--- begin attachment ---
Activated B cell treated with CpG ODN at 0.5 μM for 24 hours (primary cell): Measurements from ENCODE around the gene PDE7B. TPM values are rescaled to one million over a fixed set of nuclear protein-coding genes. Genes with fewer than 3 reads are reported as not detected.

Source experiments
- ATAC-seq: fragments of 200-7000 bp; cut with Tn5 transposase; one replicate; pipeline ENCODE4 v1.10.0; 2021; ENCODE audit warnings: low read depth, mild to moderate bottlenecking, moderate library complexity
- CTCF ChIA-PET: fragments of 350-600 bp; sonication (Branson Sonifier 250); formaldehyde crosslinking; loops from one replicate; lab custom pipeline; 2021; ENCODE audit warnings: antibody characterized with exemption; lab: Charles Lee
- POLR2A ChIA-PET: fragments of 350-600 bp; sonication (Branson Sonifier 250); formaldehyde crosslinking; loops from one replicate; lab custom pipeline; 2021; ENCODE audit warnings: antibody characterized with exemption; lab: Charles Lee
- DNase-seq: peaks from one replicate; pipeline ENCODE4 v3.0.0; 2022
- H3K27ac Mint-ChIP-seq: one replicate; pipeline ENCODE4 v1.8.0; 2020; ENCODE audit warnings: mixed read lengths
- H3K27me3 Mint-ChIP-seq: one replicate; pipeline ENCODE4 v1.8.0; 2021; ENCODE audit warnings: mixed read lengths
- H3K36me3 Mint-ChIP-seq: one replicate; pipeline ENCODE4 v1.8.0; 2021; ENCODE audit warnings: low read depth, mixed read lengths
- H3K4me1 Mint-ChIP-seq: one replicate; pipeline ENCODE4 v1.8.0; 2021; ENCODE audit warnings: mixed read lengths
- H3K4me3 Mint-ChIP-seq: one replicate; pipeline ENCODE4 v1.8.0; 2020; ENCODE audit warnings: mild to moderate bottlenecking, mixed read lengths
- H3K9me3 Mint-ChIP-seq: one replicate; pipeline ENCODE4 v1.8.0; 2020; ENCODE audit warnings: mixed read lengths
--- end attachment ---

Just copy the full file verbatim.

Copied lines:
Activated B cell treated with CpG ODN at 0.5 μM for 24 hours (primary cell): Measurements from ENCODE around the gene PDE7B. TPM values are rescaled to one million over a fixed set of nuclear protein-coding genes. Genes with fewer than 3 reads are reported as not detected.

Source experiments
- ATAC-seq: fragments of 200-7000 bp; cut with Tn5 transposase; one replicate; pipeline ENCODE4 v1.10.0; 2021; ENCODE audit warnings: low read depth, mild to moderate bottlenecking, moderate library complexity
- CTCF ChIA-PET: fragments of 350-600 bp; sonication (Branson Sonifier 250); formaldehyde crosslinking; loops from one replicate; lab custom pipeline; 2021; ENCODE audit warnings: antibody characterized with exemption; lab: Charles Lee
- POLR2A ChIA-PET: fragments of 350-600 bp; sonication (Branson Sonifier 250); formaldehyde crosslinking; loops from one replicate; lab custom pipeline; 2021; ENCODE audit warnings: antibody characterized with exemption; lab: Charles Lee
- DNase-seq: peaks from one replicate; pipeline ENCODE4 v3.0.0; 2022
- H3K27ac Mint-ChIP-seq: one replicate; pipeline ENCODE4 v1.8.0; 2020; ENCODE audit warnings: mixed read lengths
- H3K27me3 Mint-ChIP-seq: one replicate; pipeline ENCODE4 v1.8.0; 2021; ENCODE audit warnings: mixed read lengths
- H3K36me3 Mint-ChIP-seq: one replicate; pipeline ENCODE4 v1.8.0; 2021; ENCODE audit warnings: low read depth, mixed read lengths
- H3K4me1 Mint-ChIP-seq: one replicate; pipeline ENCODE4 v1.8.0; 2021; ENCODE audit warnings: mixed read lengths
- H3K4me3 Mint-ChIP-seq: one replicate; pipeline ENCODE4 v1.8.0; 2020; ENCODE audit warnings: mild to moderate bottlenecking, mixed read lengths
- H3K9me3 Mint-ChIP-seq: one replicate; pipeline ENCODE4 v1.8.0; 2020; ENCODE audit warnings: mixed read lengths